Finding Balance – Pleasure & Pain

11th Screen | The Interactive Out-of-Home Blog

As marketers and communicators, I think balance is key to so many things we do. I’m going to explore some of those things here. My first post was around the balance between sales & relationships (marketing & communication).

One of the most common challenges I’m faced with is around the idea of relieving a pain vs. providing a pleasure. In the client’s eye, one or the other is usually the key thing that keeps them up at night.

How am I going to get this story out fast enough? How am I going to engage if someone responds a certain way on our wall? How can I keep up with the evolving times if I can’t hire or reallocate staff? These are pain-related and typically, if you can answer the how, then demonstrate the ability to execute against it, you’ll get (or keep) the job.

On the other hand…

What do I need to do with this major sponsorship? What will position us in an innovative light? What can we do to make a big splash launching a product? These are pleasure-related and typically, the biggest, best, or first idea of its kind will get you the job.

The two have very different objectives, budgets, and ways of thinking against them. But they’re linked, nonetheless.

One challenge is that relieving the pain has a tendency to be less glamourous than providing the pleasure. Solving an organizational challenge might go unseen whereas a new, multi-channel campaign has the ability to garner industry-wide recognition. Both can be equally game-changing, though.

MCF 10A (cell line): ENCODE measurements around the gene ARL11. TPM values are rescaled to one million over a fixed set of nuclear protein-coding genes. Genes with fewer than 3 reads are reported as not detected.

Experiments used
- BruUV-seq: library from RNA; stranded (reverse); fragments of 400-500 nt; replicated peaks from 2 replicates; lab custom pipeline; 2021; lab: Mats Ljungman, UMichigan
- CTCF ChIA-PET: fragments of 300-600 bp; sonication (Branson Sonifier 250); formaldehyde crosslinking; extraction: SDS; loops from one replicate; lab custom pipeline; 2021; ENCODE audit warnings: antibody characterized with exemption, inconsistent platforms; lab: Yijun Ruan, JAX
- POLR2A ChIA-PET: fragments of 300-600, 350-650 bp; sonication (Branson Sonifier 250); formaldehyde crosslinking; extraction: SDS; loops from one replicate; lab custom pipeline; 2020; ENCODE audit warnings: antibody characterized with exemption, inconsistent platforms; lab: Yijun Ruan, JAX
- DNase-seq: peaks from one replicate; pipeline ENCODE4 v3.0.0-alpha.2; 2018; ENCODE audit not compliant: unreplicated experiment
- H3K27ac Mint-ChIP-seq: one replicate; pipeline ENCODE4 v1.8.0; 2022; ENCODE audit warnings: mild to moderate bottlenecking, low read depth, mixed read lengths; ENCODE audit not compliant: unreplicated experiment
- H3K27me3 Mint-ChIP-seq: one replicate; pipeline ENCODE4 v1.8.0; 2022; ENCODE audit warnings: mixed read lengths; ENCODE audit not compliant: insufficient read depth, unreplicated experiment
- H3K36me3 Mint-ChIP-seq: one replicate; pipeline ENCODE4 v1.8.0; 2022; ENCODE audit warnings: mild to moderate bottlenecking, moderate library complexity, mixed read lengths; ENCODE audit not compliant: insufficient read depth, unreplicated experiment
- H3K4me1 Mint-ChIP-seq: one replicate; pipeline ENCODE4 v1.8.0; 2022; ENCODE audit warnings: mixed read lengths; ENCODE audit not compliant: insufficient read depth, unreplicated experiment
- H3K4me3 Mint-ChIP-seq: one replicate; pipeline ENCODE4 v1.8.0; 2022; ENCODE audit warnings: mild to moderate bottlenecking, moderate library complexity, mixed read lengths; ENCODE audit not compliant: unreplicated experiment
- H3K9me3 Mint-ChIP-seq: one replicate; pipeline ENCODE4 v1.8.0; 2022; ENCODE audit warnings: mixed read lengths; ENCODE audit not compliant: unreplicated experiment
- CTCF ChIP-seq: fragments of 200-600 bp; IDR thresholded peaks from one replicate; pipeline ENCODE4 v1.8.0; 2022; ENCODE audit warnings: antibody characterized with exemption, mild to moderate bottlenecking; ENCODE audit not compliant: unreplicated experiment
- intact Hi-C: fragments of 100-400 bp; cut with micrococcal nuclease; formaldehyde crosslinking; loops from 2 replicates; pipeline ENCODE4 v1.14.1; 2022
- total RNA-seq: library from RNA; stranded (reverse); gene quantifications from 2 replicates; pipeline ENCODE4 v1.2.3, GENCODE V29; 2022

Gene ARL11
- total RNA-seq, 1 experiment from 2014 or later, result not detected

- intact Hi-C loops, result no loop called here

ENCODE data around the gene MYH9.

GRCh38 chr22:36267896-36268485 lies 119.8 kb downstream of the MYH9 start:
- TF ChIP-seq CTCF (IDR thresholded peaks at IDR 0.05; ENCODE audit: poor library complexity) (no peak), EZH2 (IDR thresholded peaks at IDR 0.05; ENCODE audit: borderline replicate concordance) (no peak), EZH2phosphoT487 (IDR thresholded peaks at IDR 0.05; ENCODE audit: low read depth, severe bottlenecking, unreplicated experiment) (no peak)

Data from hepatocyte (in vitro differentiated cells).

That organizational change could put them in a position to create quicker, better, and more efficiently. That, in turn, could enable more thinking about pleasure in the future vs. pain. This balance and challenge will never go away. Once you solve or create one thing, another one pops up.

Regardless, clients appreciate and like creative thinking, despite what they’re feeling at that moment in time. So, even when relieving pleasure, don’t let creative thinking, expression, and capability get left behind. And when providing a pleasure, don’t ignore the strain it could have on the organization.

Know that the two are linked and do whatever you can to demonstrate the ability and knowledge that you can do both. If, in fact, you can. And if not, learn.

Because, truthfully, that’s what’s really going to get and keep you the job.

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